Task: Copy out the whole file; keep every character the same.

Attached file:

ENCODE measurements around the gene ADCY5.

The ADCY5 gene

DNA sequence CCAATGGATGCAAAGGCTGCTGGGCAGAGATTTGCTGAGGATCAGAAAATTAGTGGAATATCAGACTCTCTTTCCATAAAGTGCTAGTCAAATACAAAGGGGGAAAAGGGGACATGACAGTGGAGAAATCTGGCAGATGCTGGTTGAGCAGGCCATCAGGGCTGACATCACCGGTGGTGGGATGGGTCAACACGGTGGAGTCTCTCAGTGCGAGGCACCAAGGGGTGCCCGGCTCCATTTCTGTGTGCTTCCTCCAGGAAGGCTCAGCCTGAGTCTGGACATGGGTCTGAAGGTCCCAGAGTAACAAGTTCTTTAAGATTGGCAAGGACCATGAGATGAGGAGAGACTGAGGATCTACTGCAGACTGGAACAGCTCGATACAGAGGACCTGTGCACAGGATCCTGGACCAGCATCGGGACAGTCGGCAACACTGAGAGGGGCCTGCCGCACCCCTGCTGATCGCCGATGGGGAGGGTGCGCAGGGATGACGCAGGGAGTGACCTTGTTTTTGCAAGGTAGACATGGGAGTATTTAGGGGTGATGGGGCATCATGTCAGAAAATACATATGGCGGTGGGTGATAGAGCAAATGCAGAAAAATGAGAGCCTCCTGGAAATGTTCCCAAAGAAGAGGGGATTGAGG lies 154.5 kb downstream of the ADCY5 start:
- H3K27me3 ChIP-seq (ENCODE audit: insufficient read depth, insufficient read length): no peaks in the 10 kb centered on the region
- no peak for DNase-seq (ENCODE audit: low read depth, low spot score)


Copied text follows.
ENCODE measurements around the gene ADCY5.

The ADCY5 gene

DNA sequence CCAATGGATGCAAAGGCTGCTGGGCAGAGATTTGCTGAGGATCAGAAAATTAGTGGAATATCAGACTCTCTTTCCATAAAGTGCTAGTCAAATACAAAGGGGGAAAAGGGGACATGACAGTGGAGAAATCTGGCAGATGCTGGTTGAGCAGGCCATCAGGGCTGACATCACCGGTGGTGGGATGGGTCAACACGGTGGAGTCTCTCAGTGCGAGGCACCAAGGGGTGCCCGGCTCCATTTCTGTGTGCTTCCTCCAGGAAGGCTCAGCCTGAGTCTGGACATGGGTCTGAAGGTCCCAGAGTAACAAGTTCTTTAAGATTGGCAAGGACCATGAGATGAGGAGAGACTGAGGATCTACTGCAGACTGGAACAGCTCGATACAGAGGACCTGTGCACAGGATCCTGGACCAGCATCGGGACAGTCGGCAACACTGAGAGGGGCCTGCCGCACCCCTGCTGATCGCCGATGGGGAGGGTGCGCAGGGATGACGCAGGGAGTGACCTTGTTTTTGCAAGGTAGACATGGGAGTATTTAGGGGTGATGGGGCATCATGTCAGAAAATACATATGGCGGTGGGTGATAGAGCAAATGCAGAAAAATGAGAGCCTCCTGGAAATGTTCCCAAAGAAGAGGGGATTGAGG lies 154.5 kb downstream of the ADCY5 start:
- H3K27me3 ChIP-seq (ENCODE audit: insufficient read depth, insufficient read length): no peaks in the 10 kb centered on the region
- no peak for DNase-seq (ENCODE audit: low read depth, low spot score)